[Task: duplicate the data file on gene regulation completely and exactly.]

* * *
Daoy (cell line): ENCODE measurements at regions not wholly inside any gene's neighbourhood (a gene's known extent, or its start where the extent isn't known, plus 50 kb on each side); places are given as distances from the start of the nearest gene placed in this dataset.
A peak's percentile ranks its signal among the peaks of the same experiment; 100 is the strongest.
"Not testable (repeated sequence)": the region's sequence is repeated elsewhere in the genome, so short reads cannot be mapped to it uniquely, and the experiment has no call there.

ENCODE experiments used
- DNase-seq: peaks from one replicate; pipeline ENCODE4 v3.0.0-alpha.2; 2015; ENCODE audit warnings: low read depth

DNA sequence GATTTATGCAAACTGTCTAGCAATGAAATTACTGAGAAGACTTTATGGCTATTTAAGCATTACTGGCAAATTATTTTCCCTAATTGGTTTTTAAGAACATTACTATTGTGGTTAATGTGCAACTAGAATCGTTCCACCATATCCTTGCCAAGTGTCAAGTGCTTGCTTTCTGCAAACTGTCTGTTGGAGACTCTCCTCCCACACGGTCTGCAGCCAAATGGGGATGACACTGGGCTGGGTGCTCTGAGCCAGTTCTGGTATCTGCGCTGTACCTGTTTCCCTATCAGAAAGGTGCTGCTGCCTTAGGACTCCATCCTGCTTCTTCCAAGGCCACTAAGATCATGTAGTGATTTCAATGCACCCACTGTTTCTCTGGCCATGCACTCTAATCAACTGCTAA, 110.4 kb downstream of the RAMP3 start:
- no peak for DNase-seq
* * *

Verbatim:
Daoy (cell line): ENCODE measurements at regions not wholly inside any gene's neighbourhood (a gene's known extent, or its start where the extent isn't known, plus 50 kb on each side); places are given as distances from the start of the nearest gene placed in this dataset.
A peak's percentile ranks its signal among the peaks of the same experiment; 100 is the strongest.
"Not testable (repeated sequence)": the region's sequence is repeated elsewhere in the genome, so short reads cannot be mapped to it uniquely, and the experiment has no call there.

ENCODE experiments used
- DNase-seq: peaks from one replicate; pipeline ENCODE4 v3.0.0-alpha.2; 2015; ENCODE audit warnings: low read depth

DNA sequence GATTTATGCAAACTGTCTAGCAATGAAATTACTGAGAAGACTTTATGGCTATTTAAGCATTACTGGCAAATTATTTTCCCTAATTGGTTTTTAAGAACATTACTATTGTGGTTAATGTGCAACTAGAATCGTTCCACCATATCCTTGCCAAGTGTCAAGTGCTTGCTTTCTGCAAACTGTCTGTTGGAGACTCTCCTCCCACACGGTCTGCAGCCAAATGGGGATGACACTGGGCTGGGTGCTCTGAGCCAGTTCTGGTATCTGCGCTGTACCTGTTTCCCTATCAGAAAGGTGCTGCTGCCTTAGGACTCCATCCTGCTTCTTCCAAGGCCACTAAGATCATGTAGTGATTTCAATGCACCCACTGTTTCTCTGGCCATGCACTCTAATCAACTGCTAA, 110.4 kb downstream of the RAMP3 start:
- no peak for DNase-seq